• Alexandra L Joyner

National Cancer Institute (P30CA008748-48)

  • Alexandra L Joyner

National Institute of Neurological Disorders and Stroke (F32NS080422)

  • Ryan T Willett

The funders had no role in study design, data collection and interpretation, or the decision to submit the work for publication.

Ethics

Animal experimentation: This study was performed in strict accordance with the recommendations in the Guide for the Care and Use of Laboratory Animals of the National Institutes of Health. All of the animals were handled according to approved institutional animal care and use committee (IACUC) under an approved protocol from MSKCC (Protocol no: 07-01-001).

Reviewing Editor

  1. Carol A Mason, Columbia University, United States

Publication history

  1. Received: July 27, 2019
  2. Accepted: November 18, 2019
  3. Accepted Manuscript published: November 19, 2019 (version 1)
  4. Version of Record published: December 3, 2019 (version 2)

Copyright

© 2019, Willett et al.

This article is distributed under the terms of the Creative Commons Attribution License permitting unrestricted use and redistribution provided that the original author and source are credited.

Metrics

  • 2,114
    Page views
  • 331
    Downloads
  • 11
    Citations

Article citation count generated by polling the highest count across the following sources: PubMed Central, Crossref, Scopus.

Download links

A two-part list of links to download the article, or parts of the article, in various formats.

Downloads (link to download the article as PDF)

Download citations (links to download the citations from this article in formats compatible with various reference manager tools)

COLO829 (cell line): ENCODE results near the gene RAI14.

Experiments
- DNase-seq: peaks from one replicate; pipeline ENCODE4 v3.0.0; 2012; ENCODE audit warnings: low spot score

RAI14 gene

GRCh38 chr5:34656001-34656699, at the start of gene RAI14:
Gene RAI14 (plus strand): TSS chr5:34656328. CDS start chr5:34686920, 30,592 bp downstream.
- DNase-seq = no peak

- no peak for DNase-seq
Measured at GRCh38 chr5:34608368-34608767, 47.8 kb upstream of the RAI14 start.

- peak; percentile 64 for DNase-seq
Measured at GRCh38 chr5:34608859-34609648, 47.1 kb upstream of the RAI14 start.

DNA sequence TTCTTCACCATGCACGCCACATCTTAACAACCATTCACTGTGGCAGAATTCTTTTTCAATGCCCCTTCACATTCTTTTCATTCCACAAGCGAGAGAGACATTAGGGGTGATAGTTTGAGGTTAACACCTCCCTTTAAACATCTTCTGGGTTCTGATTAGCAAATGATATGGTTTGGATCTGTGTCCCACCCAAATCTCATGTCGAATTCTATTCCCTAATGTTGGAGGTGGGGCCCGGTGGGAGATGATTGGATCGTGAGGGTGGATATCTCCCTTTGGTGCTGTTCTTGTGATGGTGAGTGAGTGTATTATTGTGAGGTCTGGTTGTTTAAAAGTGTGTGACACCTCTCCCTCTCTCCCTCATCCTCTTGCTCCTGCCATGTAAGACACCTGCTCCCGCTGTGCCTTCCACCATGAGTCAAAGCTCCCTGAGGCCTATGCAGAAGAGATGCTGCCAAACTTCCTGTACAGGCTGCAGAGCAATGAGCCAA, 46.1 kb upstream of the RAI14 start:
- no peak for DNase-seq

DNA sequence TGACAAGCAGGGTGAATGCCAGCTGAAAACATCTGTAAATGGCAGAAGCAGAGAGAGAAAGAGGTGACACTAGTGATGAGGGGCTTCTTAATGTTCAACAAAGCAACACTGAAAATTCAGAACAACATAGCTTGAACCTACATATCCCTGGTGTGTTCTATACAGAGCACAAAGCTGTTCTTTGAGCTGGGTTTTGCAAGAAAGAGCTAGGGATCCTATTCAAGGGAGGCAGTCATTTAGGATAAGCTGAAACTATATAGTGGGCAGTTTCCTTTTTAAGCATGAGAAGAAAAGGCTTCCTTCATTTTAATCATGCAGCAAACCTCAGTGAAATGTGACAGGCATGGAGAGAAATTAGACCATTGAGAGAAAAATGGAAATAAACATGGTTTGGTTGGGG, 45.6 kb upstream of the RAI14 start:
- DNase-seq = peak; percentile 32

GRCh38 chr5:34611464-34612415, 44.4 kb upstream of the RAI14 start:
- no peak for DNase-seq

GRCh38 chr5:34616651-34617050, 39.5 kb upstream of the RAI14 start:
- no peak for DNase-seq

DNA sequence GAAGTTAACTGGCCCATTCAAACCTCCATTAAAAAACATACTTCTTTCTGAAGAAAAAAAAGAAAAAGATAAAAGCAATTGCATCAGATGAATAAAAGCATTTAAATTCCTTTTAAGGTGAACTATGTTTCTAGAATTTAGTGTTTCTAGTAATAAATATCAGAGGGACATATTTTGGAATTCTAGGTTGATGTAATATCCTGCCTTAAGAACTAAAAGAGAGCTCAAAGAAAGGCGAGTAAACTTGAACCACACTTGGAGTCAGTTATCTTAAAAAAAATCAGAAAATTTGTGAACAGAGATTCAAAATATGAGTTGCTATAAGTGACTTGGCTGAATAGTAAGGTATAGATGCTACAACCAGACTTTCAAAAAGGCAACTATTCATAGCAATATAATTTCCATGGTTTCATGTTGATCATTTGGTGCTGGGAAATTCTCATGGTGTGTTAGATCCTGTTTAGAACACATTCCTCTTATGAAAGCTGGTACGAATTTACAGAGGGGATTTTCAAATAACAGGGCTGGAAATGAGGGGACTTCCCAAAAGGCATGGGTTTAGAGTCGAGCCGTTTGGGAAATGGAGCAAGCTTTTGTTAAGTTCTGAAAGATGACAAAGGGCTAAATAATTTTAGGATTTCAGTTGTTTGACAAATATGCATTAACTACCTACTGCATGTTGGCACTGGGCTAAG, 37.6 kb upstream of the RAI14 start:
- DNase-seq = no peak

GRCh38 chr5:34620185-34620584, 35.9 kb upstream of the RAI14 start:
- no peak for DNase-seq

Open citations (links to open the citations from this article in various online reference manager services)

Further reading

    1. Developmental Biology
    2. Stem Cells and Regenerative Medicine
    Hourinaz Behesti et al.
    Research Article

    Brain development is regulated by conserved transcriptional programs across species, but little is known about divergent mechanisms that create species-specific characteristics. Among brain regions, human cerebellar histogenesis differs in complexity compared with non-human primates and rodents, making it important to develop methods to generate human cerebellar neurons that closely resemble those in the developing human cerebellum. We report a rapid protocol for the derivation of the human ATOH1 lineage, the precursor of excitatory cerebellar neurons, from human pluripotent stem cells (hPSC). Upon transplantation into juvenile mice, hPSC-derived cerebellar granule cells migrated along glial fibers and integrated into the cerebellar cortex. By Translational Ribosome Affinity Purification-seq, we identified an unexpected temporal shift in the expression of RBFOX3 (NeuN) and NEUROD1, which are classically associated with differentiated neurons, in the human outer external granule layer. This molecular divergence may enable the protracted development of the human cerebellum compared to mice.

    1. Developmental Biology
    2. Evolutionary Biology
    Periklis Paganos et al.
    Research Article

    Identifying the molecular fingerprint of organismal cell types is key for understanding their function and evolution. Here, we use single cell RNA sequencing (scRNA-seq) to survey the cell types of the sea urchin early pluteus larva, representing an important developmental transition from non-feeding to feeding larva. We identify 21 distinct cell clusters, representing cells of the digestive, skeletal, immune, and nervous systems. Further subclustering of these reveal a highly detailed portrait of cell diversity across the larva, including the identification of neuronal cell types. We then validate important gene regulatory networks driving sea urchin development and reveal new domains of activity within the larval body. Focusing on neurons that co-express Pdx-1 and Brn1/2/4, we identify an unprecedented number of genes shared by this population of neurons in sea urchin and vertebrate endocrine pancreatic cells. Using differential expression results from Pdx-1 knockdown experiments, we show that Pdx1 is necessary for the acquisition of the neuronal identity of these cells. We hypothesize that a network similar to the one orchestrated by Pdx1 in the sea urchin neurons was active in an ancestral cell type and then inherited by neuronal and pancreatic developmental lineages in sea urchins and vertebrates.